Australia: The Land Where Time Began

A biography of the Australian continent 

Ediacaran Life on Land - Critique2

There were apparently major sea level changes over the last 700 My of the Precambrian during which the margins of the continents were submerged and exposed to erosion alternately over a number of cycles. According to Knauth1 over this period the soils were being eroded into the ocean (Kennedy et al., 2006) but there are expected to be some that remained as palaeosols as is observed in more recent strata, though at the time of writing none from the Late Precambrian. This lack of known palaeosols from the Ediacaran may be the result of the difficulty of recognising them when there are no root traces that are so obvious in rocks from more recent deposits. Only researchers experienced in the study of palaeosols are generally capable of recognising other, more subtle diagnostic features, and Retallack is one such specialist.

The biota of the Ediacaran has been studied by Retallack for a number of years, based on which he has proposed they were actually large lichens rather than animals (Retallack, 1994). Knauth1 suggests that if Retallack has found examples of the Ediacaran organisms that were terrestrial the evidence for his heterodox interpretation would be greatly strengthened. Such a discovery would indicate that at least some organisms had overcome the difficulties they faced moving from the ocean to land much earlier than is currently believed, or even the possibility that life actually evolved on land, only then moving to the ocean, probably accounting for the Cambrian Explosion (Knauth, 2005).

As to the strength of his arguments, it is difficult to interpret ancient environments, especially in the case of a stratigraphic layer that has no root  fossils that has been proposed to be a palaeosol. Retallack's suggestion that structures he has interpreted as geological relics of soil deformation  have been interpreted by other researchers as water-escape features (Callow et al., 2012). Knauth1 suggests that other researchers will resist Retallack's cogent arguments for the red colour of the Ediacaran Member representing weathering in the Precambrian, as they would be familiar with the red colour imparted to Australian rocks by present day weathering. Without comparisons with examples from the Ediacaran that Retallack accepts as being of marine origin it is unlikely that a lack of non-overlapping specimens actually precludes wash-ups on the shore as he suggests. Another point that is made by Retallack is that the isotope data for carbonate nodules represent subaerial exposure, though this is also compatible with rainwater recharge into subsurface aquifers, and this is known to often occur far offshore Hathaway et al., 1979). The sedimentary structures that Retallack interprets as sand that has been deposited in a terrestrial valley are difficult to distinguish from sand deposits in a marine canyon.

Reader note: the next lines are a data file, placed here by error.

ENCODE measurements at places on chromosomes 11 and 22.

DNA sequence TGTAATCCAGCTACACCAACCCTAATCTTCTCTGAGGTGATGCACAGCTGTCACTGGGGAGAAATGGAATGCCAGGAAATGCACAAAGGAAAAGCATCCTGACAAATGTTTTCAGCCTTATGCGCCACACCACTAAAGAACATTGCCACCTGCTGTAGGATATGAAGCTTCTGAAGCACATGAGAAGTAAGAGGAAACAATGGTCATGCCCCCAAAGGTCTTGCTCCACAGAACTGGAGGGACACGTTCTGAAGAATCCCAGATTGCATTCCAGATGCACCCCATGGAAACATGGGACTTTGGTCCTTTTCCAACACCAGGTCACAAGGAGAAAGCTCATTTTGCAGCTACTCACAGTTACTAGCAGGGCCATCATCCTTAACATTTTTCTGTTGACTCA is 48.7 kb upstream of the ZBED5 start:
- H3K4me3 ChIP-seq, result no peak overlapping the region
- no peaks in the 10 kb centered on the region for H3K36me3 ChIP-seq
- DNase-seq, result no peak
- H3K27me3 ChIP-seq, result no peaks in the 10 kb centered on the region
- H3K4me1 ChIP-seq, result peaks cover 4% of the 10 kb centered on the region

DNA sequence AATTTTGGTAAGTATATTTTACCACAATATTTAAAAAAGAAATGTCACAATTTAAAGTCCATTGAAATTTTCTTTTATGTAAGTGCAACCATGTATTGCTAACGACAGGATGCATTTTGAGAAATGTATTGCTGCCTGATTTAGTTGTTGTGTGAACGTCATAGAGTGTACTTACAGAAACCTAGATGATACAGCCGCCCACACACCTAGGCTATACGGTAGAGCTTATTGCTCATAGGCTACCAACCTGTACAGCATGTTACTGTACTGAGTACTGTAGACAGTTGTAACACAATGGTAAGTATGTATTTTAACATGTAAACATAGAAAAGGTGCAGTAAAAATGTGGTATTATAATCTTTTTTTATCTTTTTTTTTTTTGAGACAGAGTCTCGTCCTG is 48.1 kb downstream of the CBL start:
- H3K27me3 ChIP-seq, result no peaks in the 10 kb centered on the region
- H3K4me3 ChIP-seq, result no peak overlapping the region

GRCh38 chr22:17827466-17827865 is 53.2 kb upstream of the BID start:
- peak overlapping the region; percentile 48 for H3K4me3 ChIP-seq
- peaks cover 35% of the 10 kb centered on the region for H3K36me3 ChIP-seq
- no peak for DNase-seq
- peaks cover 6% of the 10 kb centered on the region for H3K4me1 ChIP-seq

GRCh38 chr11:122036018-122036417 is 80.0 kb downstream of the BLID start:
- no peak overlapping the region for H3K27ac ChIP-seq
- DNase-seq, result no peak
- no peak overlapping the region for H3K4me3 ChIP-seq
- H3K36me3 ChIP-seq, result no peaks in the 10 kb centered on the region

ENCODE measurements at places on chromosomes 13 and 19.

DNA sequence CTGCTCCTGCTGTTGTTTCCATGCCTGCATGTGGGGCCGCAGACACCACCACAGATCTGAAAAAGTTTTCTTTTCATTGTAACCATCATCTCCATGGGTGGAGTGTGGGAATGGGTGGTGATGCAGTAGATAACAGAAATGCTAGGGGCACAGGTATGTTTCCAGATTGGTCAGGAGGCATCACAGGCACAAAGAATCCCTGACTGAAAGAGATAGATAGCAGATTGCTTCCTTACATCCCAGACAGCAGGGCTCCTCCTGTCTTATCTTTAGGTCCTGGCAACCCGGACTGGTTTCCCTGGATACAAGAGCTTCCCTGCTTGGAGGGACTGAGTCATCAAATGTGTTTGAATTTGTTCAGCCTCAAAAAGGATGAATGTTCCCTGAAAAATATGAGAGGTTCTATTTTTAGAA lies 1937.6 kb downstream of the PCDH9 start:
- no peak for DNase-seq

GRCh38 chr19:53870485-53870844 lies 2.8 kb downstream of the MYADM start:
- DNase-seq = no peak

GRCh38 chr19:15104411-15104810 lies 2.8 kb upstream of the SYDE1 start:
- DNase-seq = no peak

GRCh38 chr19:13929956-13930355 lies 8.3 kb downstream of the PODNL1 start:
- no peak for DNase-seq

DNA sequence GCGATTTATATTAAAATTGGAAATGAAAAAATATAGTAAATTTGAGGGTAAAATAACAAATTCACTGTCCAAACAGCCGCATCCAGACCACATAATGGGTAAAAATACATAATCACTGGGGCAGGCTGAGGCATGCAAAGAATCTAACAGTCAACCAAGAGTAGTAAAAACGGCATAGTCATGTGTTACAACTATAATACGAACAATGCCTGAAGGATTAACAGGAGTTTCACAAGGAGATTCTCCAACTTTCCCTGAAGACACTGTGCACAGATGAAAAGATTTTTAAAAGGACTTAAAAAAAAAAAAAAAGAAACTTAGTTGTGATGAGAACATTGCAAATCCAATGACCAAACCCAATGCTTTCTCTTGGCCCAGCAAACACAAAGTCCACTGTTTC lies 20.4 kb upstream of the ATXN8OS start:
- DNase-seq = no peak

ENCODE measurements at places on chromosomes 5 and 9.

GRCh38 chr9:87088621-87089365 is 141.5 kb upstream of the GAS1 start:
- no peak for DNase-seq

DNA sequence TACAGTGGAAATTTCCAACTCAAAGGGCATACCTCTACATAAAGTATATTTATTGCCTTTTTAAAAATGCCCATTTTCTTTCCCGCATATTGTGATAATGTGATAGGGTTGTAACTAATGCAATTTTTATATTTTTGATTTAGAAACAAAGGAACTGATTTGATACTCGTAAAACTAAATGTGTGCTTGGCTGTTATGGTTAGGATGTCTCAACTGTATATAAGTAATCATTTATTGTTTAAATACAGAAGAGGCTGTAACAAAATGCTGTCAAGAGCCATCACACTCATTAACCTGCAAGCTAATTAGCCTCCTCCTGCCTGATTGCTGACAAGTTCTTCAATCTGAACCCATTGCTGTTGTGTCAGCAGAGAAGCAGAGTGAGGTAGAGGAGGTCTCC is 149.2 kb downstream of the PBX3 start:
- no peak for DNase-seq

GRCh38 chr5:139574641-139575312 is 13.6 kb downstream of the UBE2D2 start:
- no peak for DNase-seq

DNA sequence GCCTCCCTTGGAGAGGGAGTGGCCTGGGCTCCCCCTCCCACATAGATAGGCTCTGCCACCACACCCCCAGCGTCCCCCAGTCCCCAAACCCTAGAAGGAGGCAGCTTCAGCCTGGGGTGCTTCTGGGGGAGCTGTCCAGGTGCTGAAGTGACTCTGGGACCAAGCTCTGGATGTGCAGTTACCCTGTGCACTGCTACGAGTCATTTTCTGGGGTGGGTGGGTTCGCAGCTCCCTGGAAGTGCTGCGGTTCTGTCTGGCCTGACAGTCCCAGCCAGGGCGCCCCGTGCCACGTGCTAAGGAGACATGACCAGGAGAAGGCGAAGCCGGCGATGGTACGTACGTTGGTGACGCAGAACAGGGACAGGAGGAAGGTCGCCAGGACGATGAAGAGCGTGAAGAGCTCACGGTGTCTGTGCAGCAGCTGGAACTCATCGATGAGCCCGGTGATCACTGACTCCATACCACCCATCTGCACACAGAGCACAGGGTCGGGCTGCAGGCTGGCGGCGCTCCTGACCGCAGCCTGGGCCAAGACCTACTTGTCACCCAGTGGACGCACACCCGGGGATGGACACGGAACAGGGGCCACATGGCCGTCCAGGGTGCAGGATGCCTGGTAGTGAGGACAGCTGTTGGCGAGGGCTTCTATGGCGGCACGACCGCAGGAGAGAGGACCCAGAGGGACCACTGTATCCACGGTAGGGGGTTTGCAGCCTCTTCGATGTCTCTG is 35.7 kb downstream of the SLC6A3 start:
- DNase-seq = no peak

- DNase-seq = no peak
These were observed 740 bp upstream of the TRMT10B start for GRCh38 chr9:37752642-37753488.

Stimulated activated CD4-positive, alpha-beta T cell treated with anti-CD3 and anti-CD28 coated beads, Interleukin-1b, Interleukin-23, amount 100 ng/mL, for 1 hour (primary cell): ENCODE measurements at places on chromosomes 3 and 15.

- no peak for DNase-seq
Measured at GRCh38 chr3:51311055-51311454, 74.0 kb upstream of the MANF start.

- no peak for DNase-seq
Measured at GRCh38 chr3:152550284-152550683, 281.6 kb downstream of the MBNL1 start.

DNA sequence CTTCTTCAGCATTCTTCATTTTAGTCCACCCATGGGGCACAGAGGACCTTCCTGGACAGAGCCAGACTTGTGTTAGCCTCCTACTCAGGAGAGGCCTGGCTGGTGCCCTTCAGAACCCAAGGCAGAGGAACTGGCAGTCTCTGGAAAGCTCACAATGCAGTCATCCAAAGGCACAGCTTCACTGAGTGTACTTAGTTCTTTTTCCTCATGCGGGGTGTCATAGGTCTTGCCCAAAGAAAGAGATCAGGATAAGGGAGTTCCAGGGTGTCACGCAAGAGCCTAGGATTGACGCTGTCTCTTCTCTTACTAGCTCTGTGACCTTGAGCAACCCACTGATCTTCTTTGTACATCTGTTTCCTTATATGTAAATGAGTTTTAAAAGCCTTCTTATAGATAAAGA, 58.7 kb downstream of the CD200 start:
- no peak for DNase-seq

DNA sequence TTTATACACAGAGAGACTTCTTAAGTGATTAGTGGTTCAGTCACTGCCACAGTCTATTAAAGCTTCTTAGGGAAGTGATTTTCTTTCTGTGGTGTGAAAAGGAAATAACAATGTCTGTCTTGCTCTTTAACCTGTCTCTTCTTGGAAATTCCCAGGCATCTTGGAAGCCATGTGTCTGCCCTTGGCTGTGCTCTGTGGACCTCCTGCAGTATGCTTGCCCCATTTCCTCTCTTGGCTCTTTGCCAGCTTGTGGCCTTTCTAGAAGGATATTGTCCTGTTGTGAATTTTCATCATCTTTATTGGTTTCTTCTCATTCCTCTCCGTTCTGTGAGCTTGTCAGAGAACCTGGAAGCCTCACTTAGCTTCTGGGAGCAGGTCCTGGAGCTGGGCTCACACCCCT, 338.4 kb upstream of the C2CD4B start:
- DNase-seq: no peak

According to Knauth1 in sedimentology it is usual for observations to be interpretable in more than 1 way, and interpretations of these strata have historically covered a wide range of possibilities, lacustrine to lagoonal, coastal to open marine, the interpretations being changed as new evidence is discovered, and Knauth1 suggests for these reasons this publication should be considered seriously. The interpretations of Retallack are at odds with the generally accepted dogma, but it is not necessary for the 2 to be mutually exclusive. Knauth1 suggests that in the Ediacaran there is no reason to believe that organisms lived only on the land or in the sea. He suggests that at other sites Ediacaran organisms may be found in marine deposits, even if those of the Ediacaran Member are found to have been deposited in a terrestrial environment. Knauth1 suggests eliminating a possible habitat based on whether the fossils in them are animals or not is unwarranted, as uncertainty still exists over just what kind of organism they were. Retallack has provided comprehensive reasoning for all of his points, and has considered new observations and data. Knauth1 suggests that other researchers need to become experts in the characteristics of palaeosols to convincingly mount counter-arguments as he has carefully considered his case.

In the light of the carbon isotope data that, according to Knauth1, probably indicates a greening of the land surface in the Late Precambrian(Retallack, 2005) making the search for biological evolution in non-marine environments of the Precambrian an exciting new frontier. It is commonly assumed at the present that the land surface of the Ediacaran time was a biologically barren place and if it eventually found that Ediacaran organisms living in soils would be more evidence that the land surface was not as biologically barren as has been believed. Knauth1 suggests that as it will never be known for certain what the environment actually was like in the Ediacaran there is no reason for multiple hypotheses not to thrive until the evidence for a particular one becomes strongly compelling.

Sources & Further reading

  1. Xiao, Shuhai, and L. Paul Knauth. "Palaeontology: Fossils Come in to Land." Nature 493, no. 7430 (01/03/print 2013): 28-29.
Author: M. H. Monroe
Last Updated 07/02/2013

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